Other examples start getting more exotic. They’re things like the Gaussian integers I mentioned before. Gaussian integers are themselves an example of a structure called algebraic integers. Algebraic integers are — well, think of all the polynomials you can out of integer coefficients, and with a leading coefficient of 1. So, polynomials that look like “x3 – 4 x2 + 15 x + 6” or the like. All of the roots of those, the values of x which make that expression equal to zero, are algebraic integers. Yes, almost none of them are integers. We know. But the algebraic integers are also a Dedekind Domain.

I’d like to describe some more Dedekind Domains. I am foiled. I can find some more, but explaining them outside the dialect of mathematics is hard. It would take me more words than I am confident readers will give me.

I hope you are satisfied to know a bit of what a Dedekind Domain is. It is a kind of thing which works much like integers do. But a Dedekind Domain can be just different enough that we can’t count on factoring working like we are used to. We don’t lose factoring altogether, though. We are able to keep an attenuated version. It does take quite a few words to explain exactly how to set this up, however.

A Leap Day 2016 Mathematics A To Z: Conjecture


For today’s entry in the Leap Day 2016 Mathematics A To Z I have an actual request from from Elke Stangl. I’d had another ‘c’ request, for ‘continued fractions’. I’ve decided to address that by putting ‘Fractions, continued’ on the roster. If you have other requests, for letters not already committed, please let me know. I’ve got some letters I can use yet.

Conjecture.

An old joke says a mathematician’s job is to turn coffee into theorems. I prefer tea, which may be why I’m not employed as a mathematician. A theorem is a logical argument that starts from something known to be true. Or we might start from something assumed to be true, if we think the setup interesting and plausible. And it uses laws of logical inference to draw a conclusion that’s also true and, hopefully, interesting. If it isn’t interesting, maybe it’s useful. If it isn’t either, maybe at least the argument is clever.

How does a mathematician know what theorems to try proving? We could assemble any combination of premises as the setup to a possible theorem. And we could imagine all sorts of possible conclusions. Most of them will be syntactically gibberish, the equivalent of our friends the monkeys banging away on keyboards. Of those that aren’t, most will be untrue, or at least impossible to argue. Of the rest, potential theorems that could be argued, many will be too long or too unfocused to follow. Only a tiny few potential combinations of premises and conclusions could form theorems of any value. How does a mathematician get a good idea where to spend her time?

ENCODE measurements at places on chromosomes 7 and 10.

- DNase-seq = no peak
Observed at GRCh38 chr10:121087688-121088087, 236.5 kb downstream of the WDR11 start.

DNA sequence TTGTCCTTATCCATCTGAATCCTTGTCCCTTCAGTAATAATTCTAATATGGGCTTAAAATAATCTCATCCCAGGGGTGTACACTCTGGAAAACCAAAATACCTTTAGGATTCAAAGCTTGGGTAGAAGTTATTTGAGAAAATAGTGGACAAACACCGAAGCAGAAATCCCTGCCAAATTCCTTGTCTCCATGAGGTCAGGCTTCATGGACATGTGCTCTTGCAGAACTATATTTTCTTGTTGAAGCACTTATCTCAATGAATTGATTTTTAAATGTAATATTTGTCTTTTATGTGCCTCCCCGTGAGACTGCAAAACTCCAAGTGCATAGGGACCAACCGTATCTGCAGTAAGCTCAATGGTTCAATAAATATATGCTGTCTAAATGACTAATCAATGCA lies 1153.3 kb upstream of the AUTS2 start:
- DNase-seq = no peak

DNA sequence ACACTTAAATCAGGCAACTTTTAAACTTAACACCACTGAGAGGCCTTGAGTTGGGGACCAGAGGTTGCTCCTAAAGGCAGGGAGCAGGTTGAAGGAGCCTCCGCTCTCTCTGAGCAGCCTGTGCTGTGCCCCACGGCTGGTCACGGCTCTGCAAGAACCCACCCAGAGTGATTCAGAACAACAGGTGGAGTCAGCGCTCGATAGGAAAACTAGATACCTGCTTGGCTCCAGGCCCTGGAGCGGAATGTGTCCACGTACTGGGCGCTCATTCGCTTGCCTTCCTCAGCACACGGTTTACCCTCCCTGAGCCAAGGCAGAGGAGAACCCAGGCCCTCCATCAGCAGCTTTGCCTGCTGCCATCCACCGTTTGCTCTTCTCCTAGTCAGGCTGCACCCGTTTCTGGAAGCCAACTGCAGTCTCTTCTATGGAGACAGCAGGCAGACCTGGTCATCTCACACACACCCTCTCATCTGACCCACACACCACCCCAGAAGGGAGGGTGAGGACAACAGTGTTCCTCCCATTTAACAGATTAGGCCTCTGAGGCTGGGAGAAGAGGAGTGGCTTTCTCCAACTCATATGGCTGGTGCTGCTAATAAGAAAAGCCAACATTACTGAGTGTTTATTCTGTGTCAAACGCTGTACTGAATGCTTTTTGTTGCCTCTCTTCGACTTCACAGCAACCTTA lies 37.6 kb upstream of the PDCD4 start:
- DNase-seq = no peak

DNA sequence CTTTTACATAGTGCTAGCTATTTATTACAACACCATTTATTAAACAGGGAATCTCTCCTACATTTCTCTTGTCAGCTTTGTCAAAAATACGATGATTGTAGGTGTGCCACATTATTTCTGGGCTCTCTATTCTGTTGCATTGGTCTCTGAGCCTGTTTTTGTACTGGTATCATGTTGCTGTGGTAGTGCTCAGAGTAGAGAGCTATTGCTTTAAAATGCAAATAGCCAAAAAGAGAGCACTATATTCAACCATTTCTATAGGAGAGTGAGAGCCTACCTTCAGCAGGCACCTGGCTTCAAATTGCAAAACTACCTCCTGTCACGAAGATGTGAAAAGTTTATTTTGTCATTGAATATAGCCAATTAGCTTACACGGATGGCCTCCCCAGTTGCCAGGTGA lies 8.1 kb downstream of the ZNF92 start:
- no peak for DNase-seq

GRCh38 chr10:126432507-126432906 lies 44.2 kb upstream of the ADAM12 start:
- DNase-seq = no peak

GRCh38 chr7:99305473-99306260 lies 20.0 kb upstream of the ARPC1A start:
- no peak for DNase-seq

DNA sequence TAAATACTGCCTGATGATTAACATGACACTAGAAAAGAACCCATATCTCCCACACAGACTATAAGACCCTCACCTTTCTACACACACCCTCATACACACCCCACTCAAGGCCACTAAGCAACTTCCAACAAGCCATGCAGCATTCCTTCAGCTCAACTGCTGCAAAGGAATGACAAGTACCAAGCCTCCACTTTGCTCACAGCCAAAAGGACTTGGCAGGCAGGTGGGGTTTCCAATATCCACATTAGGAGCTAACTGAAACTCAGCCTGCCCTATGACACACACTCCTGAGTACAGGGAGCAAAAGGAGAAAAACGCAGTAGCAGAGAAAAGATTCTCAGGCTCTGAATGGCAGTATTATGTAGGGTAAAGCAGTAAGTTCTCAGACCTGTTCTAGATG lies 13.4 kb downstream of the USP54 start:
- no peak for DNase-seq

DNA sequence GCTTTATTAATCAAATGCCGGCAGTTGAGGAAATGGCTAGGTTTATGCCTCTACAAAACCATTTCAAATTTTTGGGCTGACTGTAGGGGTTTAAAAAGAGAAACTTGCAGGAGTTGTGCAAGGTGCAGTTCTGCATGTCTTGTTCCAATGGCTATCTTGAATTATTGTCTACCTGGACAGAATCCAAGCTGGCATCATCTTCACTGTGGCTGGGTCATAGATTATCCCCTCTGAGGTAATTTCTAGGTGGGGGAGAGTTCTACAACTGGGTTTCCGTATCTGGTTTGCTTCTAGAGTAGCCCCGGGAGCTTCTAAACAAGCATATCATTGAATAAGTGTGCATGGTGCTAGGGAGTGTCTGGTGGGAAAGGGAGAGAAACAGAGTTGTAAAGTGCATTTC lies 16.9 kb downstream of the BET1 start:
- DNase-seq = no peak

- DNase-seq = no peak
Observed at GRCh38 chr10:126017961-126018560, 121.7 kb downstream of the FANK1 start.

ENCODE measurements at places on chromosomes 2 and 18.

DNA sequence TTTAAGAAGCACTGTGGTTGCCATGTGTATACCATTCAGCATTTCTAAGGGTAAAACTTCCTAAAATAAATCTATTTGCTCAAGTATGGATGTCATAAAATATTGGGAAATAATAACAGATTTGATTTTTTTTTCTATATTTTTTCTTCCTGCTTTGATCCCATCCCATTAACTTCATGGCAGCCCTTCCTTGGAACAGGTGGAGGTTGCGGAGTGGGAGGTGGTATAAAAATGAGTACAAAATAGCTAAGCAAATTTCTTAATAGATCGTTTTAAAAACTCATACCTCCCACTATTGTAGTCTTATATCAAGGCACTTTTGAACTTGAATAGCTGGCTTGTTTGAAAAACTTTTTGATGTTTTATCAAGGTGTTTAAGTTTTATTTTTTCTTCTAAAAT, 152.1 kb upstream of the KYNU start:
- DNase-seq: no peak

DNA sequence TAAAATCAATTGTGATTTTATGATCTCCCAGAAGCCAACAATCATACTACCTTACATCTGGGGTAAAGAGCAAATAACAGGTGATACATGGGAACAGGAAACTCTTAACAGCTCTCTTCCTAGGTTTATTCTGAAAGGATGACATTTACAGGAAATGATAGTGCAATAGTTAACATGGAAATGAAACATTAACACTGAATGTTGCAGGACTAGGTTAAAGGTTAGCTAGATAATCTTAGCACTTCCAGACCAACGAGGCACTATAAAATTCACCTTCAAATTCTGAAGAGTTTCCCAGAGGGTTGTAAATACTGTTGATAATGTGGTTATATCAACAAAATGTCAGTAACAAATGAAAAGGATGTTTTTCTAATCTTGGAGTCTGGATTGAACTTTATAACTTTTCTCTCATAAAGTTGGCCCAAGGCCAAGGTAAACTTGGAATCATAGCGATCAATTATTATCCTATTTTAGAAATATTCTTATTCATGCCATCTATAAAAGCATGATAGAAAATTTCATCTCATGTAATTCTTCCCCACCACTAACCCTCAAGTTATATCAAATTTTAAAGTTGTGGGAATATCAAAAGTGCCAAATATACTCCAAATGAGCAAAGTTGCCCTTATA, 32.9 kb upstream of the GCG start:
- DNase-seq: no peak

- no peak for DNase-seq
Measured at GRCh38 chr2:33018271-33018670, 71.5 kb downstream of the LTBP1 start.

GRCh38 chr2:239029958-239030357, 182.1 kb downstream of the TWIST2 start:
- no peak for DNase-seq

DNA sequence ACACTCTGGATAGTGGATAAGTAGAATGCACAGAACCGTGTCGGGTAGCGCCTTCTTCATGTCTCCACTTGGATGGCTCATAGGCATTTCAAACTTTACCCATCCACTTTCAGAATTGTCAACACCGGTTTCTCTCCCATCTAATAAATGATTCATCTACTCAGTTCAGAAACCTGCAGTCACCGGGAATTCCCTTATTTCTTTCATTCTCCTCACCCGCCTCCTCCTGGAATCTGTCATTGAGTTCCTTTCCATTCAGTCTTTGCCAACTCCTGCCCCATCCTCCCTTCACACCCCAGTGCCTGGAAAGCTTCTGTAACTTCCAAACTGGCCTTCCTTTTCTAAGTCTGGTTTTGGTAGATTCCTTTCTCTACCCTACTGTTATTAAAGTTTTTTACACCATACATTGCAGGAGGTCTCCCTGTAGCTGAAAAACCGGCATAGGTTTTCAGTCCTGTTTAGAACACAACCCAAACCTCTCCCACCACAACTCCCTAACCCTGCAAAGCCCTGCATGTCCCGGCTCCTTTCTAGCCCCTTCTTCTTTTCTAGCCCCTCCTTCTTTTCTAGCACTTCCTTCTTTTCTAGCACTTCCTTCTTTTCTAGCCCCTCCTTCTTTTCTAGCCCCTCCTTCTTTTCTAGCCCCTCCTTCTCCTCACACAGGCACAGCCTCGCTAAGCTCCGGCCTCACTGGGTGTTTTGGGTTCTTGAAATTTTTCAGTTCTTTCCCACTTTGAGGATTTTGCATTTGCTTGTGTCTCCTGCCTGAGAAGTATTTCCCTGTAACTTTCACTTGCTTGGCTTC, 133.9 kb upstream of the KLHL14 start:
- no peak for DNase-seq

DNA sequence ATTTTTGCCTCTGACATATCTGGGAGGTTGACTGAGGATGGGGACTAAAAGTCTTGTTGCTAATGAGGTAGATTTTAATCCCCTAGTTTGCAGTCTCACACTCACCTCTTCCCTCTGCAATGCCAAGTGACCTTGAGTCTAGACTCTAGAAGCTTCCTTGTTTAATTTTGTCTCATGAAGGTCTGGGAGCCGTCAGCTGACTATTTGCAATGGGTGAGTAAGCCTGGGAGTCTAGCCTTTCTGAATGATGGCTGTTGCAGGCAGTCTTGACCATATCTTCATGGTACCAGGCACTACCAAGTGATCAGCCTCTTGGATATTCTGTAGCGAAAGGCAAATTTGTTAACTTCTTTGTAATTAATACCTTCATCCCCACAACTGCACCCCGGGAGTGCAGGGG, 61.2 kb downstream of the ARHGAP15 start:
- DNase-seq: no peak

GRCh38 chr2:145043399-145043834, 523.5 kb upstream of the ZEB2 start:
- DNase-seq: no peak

She gets it from experience. In learning what theorems, what arguments, have been true in the past she develops a feeling for things that would plausibly be true. In playing with mathematical constructs she notices patterns that seem to be true. As she gains expertise she gets a sense for things that feel right. And she gets a feel for what would be a reasonable set of premises to bundle together. And what kinds of conclusions probably follow from an argument that people can follow.

This potential theorem, this thing that feels like it should be true, a conjecture.

Properly, we don’t know whether a conjecture is true or false. The most we can say is that we don’t have evidence that it’s false. New information might show that we’re wrong and we would have to give up the conjecture. Finding new examples that it’s true might reinforce our idea that it’s true, but that doesn’t prove it’s true.

For example, we have the Goldbach Conjecture. According to it every even number greater than two can be written as the sum of exactly two prime numbers. The evidence for it is very good: every even number we’ve tied has worked out, up through at least 4,000,000,000,000,000,000. But it isn’t proven. It’s possible that it’s impossible from the standard rules of arithmetic.

That’s a famous conjecture. It’s frustrated mathematicians for centuries. It’s easy to understand and nobody’s found a proof. Famous conjectures, the ones that get names, tend to do that. They looked nice and simple and had hidden depths.

Most conjectures aren’t so storied. They instead appear as notes at the end of a section in a journal article or a book chapter. Or they’re put on slides meant to refresh the audience’s interest where it’s needed. They are needed at the fifteen-minute park of a presentation, just after four slides full of dense equations. They are also needed at the 35-minute mark, in the middle of a field of plots with too many symbols and not enough labels. And one’s needed just before the summary of the talk, so that the audience can try to remember what the presentation was about and why they thought they could understand it. If the deadline were not so tight, if the conference were a month or so later, perhaps the mathematician would find a proof for these conjectures.